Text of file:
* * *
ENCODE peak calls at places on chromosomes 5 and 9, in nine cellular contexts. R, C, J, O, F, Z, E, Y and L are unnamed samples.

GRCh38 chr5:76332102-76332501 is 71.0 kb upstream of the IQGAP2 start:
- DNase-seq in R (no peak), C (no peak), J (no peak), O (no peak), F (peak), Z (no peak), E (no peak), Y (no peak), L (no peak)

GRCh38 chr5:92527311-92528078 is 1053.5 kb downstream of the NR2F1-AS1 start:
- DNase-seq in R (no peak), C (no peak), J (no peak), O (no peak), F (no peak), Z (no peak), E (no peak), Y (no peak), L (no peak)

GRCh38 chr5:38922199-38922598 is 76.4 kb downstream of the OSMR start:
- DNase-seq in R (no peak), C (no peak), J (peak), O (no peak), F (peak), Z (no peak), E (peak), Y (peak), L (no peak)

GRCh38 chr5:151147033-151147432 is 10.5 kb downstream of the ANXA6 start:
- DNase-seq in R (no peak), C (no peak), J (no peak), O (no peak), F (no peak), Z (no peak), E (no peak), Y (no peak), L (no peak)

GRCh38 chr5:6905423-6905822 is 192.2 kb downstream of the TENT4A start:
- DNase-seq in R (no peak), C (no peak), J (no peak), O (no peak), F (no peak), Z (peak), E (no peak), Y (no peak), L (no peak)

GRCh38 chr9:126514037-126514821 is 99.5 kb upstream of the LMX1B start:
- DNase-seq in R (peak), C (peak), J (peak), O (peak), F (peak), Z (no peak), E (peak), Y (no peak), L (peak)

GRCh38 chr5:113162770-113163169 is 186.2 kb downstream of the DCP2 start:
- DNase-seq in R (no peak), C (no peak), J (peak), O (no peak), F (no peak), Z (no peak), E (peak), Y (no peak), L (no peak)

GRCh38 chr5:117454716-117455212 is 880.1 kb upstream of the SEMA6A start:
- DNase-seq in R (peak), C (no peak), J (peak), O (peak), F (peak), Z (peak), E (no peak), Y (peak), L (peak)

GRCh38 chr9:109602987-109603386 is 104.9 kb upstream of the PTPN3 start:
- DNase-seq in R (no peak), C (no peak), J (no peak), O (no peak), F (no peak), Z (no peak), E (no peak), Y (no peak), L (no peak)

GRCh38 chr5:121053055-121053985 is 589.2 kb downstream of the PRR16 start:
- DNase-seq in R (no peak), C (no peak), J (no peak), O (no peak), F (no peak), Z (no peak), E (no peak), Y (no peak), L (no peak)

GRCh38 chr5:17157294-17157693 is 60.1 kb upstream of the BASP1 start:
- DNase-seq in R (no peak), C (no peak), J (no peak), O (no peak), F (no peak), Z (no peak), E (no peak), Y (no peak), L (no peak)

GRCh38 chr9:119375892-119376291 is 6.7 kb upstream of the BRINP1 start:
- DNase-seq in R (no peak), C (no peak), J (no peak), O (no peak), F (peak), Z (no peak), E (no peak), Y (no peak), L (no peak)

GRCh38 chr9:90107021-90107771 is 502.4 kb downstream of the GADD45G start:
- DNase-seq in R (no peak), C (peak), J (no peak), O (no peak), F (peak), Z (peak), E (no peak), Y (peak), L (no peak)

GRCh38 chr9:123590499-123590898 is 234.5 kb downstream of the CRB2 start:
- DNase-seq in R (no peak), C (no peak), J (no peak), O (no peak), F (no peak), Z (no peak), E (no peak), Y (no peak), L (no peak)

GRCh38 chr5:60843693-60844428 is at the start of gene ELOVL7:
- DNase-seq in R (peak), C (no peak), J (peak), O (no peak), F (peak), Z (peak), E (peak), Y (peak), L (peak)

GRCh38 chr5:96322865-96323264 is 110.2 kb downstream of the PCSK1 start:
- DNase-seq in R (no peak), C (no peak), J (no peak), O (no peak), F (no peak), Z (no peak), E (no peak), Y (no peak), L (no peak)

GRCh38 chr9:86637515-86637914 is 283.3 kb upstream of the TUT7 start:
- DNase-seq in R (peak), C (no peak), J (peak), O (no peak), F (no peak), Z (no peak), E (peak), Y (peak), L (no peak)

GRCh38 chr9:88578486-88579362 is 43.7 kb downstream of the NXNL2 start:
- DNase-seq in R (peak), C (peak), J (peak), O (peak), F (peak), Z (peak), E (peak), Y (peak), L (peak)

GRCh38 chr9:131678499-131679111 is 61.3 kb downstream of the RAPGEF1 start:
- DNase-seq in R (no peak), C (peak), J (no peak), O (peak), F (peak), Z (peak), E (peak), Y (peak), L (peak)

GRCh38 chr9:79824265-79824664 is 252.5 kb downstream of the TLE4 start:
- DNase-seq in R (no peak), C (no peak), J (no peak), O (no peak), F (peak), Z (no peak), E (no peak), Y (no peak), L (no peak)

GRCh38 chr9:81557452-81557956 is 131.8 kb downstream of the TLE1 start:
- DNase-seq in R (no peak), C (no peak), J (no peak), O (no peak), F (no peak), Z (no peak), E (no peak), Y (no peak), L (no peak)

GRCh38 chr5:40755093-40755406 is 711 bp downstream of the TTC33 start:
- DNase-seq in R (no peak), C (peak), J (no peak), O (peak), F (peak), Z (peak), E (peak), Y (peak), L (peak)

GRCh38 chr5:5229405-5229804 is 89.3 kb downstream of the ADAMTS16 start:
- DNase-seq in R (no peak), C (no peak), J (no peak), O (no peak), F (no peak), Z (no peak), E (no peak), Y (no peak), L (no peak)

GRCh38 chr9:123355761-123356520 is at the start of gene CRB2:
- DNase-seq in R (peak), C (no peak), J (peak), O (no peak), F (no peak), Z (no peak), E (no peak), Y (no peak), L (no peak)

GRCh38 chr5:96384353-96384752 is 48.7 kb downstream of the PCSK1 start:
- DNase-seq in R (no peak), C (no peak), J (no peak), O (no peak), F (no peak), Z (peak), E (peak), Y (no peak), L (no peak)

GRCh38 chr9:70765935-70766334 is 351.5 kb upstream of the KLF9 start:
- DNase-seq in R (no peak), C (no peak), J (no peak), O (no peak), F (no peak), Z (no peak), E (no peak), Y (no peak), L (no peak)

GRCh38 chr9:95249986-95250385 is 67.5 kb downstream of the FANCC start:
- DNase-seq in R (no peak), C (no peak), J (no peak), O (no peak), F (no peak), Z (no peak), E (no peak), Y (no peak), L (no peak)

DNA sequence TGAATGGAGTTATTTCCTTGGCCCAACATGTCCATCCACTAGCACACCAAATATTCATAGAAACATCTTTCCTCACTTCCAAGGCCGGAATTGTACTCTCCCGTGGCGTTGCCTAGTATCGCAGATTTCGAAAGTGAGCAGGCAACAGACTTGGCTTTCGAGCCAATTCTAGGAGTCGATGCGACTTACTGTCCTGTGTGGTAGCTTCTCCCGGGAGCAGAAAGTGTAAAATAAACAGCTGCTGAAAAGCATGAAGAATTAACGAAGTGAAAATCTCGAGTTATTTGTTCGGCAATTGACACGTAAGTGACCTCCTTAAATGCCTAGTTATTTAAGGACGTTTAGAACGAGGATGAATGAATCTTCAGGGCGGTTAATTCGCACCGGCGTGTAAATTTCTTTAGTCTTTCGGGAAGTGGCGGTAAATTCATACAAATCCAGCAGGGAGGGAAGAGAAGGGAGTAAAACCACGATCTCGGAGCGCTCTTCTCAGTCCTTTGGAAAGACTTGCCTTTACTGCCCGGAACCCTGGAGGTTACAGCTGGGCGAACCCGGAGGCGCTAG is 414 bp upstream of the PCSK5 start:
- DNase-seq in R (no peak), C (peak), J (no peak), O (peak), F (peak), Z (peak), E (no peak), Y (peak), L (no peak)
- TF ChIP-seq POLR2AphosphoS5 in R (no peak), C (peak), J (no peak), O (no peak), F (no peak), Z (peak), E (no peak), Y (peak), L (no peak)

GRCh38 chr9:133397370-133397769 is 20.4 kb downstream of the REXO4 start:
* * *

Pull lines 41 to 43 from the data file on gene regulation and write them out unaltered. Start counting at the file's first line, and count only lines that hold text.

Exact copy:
- DNase-seq in R (no peak), C (no peak), J (no peak), O (no peak), F (peak), Z (no peak), E (no peak), Y (no peak), L (no peak)

GRCh38 chr9:81557452-81557956 is 131.8 kb downstream of the TLE1 start:
- DNase-seq in R (no peak), C (no peak), J (no peak), O (no peak), F (no peak), Z (no peak), E (no peak), Y (no peak), L (no peak)